For the seasoning on my smoked pistachios I went with Sweet Red from AlbuKirky Seasonings. It has a nice sweet heat flavor to it, the perfect contrasting flavors for the nuts. I seasoned the nuts pretty liberally with it, too. Since the nuts aren’t shelled a lot of that flavor does end up on the shell. So by adding more I increased the amount of seasoning that made it’s way inside… and oh, was I ever rewarded for my efforts!
Ahhhh, the perfect drink on a hot day. This cherry limeade hit the spot and then some. A little tart and a little sweet, you can make this regular or diet. The diet version isn’t completely carbohydrate-free. For that, you can omit the lime juice and cherries and instead use diet syrups, like the ones available from Torani. They make a wide range of diet fruit (and other) flavored syrups. We love them on sno-cones too!
I recommend not storing this cherry limeade with the lime slices if you have any leftovers. The next day it’ll get mighty darned ‘limey’. Just drop the slices in when you are ready to serve, and remove them if you need to refrigerate the remainder overnight.
It’s ok if after you make this beef enchilada dip you decide to put down your tortilla chip and grab a spoon and eat it like chili. I’m not going to blame you one single bit. The enchilada sauce has that great southwestern spiciness to it. Adding some ground beef and toppings make it not only a great dip but also a great chili. I used my fire-roasted enchilada sauce when I made this beef enchilada dip. The char flavor comes thru, making the tomato sauce oh so much better. I often find myself substituting fire-roasted versions of peppers and tomatoes in recipes. Specially when the recipes call for chiles or jalapenos.
I’ve fried (and devoured) my share of deep-fried onion rings. And deep-fried pickles. And deep-fried jalapenos. These deep-fried pepper rings were different. The peppers are a bit crunchy. And they’re a bit sweet. You get that great pepper flavor, all surrounded in a great crunchy coating that sticks to each and every pepper perfectly. Great for dipping.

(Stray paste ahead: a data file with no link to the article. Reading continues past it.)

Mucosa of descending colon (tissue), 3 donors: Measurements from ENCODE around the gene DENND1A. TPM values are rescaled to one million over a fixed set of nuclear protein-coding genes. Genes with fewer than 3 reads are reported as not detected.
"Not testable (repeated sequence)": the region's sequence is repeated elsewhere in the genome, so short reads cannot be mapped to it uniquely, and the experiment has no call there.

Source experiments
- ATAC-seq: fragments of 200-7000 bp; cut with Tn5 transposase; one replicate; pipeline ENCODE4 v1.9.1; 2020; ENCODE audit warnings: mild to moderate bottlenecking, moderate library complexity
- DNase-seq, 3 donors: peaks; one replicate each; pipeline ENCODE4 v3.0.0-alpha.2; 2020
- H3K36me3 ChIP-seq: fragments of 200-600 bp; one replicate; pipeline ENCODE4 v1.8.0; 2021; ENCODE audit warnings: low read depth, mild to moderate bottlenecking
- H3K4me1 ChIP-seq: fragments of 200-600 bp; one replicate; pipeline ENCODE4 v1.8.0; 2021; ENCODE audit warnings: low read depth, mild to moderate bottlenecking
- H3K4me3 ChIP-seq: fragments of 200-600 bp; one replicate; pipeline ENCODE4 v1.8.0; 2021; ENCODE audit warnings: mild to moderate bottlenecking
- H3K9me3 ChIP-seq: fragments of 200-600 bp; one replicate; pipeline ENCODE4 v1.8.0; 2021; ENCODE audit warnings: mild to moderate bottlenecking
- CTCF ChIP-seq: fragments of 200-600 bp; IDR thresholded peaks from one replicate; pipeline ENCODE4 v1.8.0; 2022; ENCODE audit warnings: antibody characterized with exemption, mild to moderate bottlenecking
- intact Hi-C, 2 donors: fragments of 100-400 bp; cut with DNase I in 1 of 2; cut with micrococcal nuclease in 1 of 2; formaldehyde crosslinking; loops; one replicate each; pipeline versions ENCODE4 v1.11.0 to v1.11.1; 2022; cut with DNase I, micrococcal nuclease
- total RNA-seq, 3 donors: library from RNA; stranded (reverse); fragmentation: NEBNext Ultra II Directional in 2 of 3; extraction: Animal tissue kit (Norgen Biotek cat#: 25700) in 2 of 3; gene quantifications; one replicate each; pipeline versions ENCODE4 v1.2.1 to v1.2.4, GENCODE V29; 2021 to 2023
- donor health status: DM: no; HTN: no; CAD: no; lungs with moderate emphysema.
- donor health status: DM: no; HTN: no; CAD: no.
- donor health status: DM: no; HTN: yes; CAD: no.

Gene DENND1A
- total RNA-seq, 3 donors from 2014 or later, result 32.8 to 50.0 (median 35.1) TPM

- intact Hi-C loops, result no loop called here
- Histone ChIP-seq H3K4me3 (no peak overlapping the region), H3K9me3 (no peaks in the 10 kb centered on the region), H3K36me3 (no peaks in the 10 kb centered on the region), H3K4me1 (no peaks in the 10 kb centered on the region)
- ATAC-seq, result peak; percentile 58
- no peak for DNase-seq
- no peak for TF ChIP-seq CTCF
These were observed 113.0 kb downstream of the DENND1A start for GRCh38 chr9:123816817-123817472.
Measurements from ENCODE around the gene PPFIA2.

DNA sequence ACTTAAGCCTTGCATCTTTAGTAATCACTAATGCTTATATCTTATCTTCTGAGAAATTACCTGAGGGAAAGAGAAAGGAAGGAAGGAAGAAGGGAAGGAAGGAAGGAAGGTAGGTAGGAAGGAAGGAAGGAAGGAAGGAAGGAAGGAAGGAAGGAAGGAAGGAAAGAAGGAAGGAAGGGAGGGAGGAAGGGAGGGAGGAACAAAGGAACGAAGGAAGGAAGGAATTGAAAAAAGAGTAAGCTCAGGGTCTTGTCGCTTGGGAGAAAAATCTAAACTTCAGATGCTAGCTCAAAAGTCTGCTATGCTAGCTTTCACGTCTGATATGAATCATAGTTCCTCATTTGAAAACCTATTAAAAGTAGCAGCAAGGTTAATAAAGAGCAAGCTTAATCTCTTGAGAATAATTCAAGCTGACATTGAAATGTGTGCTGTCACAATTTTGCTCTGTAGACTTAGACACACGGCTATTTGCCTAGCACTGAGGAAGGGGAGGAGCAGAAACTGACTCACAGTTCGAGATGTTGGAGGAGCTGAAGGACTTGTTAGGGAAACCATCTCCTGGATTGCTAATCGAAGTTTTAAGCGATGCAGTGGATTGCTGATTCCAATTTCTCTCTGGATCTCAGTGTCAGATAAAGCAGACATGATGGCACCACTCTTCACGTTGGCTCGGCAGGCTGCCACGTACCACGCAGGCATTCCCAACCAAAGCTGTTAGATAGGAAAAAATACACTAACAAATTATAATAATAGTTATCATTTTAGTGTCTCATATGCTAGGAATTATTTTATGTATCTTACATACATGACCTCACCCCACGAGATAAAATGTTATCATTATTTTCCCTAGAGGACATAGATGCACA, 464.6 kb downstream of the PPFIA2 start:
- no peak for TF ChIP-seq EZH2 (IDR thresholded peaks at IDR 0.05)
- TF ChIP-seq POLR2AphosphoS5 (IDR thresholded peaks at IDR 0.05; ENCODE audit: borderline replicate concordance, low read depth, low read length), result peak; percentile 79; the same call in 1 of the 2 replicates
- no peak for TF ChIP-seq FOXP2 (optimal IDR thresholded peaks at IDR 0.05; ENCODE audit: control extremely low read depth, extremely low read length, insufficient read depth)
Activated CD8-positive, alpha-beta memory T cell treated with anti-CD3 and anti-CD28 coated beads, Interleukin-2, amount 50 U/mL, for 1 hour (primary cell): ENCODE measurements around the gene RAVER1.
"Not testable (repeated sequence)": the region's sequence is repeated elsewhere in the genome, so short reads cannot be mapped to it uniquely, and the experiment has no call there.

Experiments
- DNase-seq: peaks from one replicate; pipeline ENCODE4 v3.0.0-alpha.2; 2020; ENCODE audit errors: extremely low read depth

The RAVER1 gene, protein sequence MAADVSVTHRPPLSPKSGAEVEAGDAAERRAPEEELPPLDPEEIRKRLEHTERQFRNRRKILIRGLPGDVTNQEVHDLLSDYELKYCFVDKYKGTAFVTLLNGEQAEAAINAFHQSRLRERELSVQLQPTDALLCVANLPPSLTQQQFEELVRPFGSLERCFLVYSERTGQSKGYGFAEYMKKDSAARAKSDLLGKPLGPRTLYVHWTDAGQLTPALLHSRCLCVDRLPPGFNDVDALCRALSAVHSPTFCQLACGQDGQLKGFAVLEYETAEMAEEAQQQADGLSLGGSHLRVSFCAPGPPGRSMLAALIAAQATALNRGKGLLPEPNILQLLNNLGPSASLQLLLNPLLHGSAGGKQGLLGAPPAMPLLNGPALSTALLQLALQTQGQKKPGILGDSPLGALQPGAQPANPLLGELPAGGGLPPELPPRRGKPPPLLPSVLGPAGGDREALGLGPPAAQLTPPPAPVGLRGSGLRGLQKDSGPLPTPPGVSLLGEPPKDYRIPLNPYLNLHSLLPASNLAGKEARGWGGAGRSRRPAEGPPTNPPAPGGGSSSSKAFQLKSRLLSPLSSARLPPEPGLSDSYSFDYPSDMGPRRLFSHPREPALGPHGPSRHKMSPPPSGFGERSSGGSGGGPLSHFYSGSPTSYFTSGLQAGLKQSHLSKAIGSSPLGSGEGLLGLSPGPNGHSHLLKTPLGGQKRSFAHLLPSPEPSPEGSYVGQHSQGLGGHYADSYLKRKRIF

I absolutely loved the dipping sauce for these deep-fried pepper rings. I’m a huge fan of Old Bay. Anita doesn’t like it if it’s too strong. But she loved this sauce. It has the just the right amount of Old Bay. It’d be great for dipping much more than just these rings. Make extra and use it with chips, fries and fresh veggies.
I didn’t plant a pepper garden this year. But on what I now call “Christmas in Summer”, our neighbor brought us a big ole batch of jalapenos. I knew exactly what I was going to make because I’ve been jonesin’ for deep-fried jalapeno slices for a while. Sure, they pack a bit of heat, but honestly, they aren’t that hot. The batter is perfect, not hiding that great pepper flavor. And just in case we find a hot ring or two, we serve them with Ranch dressing for dipping and cooling.
I admit it. Just like I do with my copycat Long John Silver’s fish-and-chips, I made extra ‘crunchies’ when I made these deep-fried jalapeno slices. Ya know, the little pieces of crunchy fried batter that end up in the basket. They’re almost as good as the peppers. Almost.
I could probably eat a ton of these blackened fried shrimp. I was already badly addicted to fried shrimp. Then along came these beyond-delicious treats and my addiction somehow got worse. I didn’t even think that was possible. Yummy crunchy batter that has a great light spiciness to it. The batter isn’t too thick. It isn’t too thin. You really just can’t stop eating them.
For a little extra kick, sprinkle the shrimp with more of the seasoning just after you remove them from the hot oil. Why go thru the trouble of making the blackened seasoning from scratch? That store-bought stuff is just way too salty for me. But you’re certainly free to use it.
My two biggest food obsessions? Chicken wings and fried shrimp. I could eat either one any time, any where. I’ve never had wings or shrimp that I didn’t absolutely love. Like these Cajun fried shrimp. Lightly crunchy. Stick-to-the-shrimp batter. A little heat. Perfectly cooked.
This is shrimp done up right. I served these Cajun fried shrimp with a crazy wonderful remoulade that has ended up being a shrimp-dipping staple in our house. It’s great for fries fish, too.
For that little extra ‘something’ sprinkle the shrimp lightly with Old Bay seasoning just before serving.